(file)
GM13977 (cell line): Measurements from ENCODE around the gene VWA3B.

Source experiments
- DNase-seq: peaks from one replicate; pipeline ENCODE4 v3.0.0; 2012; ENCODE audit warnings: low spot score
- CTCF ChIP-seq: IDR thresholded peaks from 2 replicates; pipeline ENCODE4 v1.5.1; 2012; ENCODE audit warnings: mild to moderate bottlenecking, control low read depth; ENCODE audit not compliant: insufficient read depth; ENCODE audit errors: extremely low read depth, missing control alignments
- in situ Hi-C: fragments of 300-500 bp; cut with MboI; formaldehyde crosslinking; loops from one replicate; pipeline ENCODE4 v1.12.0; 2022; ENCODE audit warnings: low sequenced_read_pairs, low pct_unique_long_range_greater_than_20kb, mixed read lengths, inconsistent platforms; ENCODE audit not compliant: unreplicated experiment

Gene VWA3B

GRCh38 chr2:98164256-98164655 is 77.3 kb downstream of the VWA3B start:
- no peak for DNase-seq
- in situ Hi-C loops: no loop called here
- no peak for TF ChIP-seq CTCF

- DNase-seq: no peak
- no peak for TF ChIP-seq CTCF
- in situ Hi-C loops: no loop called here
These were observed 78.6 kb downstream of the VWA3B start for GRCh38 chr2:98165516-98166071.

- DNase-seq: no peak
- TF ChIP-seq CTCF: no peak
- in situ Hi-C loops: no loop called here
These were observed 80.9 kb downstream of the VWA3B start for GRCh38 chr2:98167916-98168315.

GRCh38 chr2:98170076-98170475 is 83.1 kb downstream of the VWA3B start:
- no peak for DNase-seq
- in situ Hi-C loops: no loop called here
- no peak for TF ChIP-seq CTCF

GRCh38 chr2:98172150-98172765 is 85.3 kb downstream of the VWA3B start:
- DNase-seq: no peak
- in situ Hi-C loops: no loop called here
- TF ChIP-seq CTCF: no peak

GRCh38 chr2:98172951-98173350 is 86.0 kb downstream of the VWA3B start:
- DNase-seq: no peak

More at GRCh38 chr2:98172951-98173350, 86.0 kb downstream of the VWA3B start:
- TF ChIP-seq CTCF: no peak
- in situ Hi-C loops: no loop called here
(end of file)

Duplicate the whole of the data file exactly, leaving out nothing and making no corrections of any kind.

GM13977 (cell line): Measurements from ENCODE around the gene VWA3B.

Source experiments
- DNase-seq: peaks from one replicate; pipeline ENCODE4 v3.0.0; 2012; ENCODE audit warnings: low spot score
- CTCF ChIP-seq: IDR thresholded peaks from 2 replicates; pipeline ENCODE4 v1.5.1; 2012; ENCODE audit warnings: mild to moderate bottlenecking, control low read depth; ENCODE audit not compliant: insufficient read depth; ENCODE audit errors: extremely low read depth, missing control alignments
- in situ Hi-C: fragments of 300-500 bp; cut with MboI; formaldehyde crosslinking; loops from one replicate; pipeline ENCODE4 v1.12.0; 2022; ENCODE audit warnings: low sequenced_read_pairs, low pct_unique_long_range_greater_than_20kb, mixed read lengths, inconsistent platforms; ENCODE audit not compliant: unreplicated experiment

Gene VWA3B

GRCh38 chr2:98164256-98164655 is 77.3 kb downstream of the VWA3B start:
- no peak for DNase-seq
- in situ Hi-C loops: no loop called here
- no peak for TF ChIP-seq CTCF

- DNase-seq: no peak
- no peak for TF ChIP-seq CTCF
- in situ Hi-C loops: no loop called here
These were observed 78.6 kb downstream of the VWA3B start for GRCh38 chr2:98165516-98166071.

- DNase-seq: no peak
- TF ChIP-seq CTCF: no peak
- in situ Hi-C loops: no loop called here
These were observed 80.9 kb downstream of the VWA3B start for GRCh38 chr2:98167916-98168315.

GRCh38 chr2:98170076-98170475 is 83.1 kb downstream of the VWA3B start:
- no peak for DNase-seq
- in situ Hi-C loops: no loop called here
- no peak for TF ChIP-seq CTCF

GRCh38 chr2:98172150-98172765 is 85.3 kb downstream of the VWA3B start:
- DNase-seq: no peak
- in situ Hi-C loops: no loop called here
- TF ChIP-seq CTCF: no peak

GRCh38 chr2:98172951-98173350 is 86.0 kb downstream of the VWA3B start:
- DNase-seq: no peak

More at GRCh38 chr2:98172951-98173350, 86.0 kb downstream of the VWA3B start:
- TF ChIP-seq CTCF: no peak
- in situ Hi-C loops: no loop called here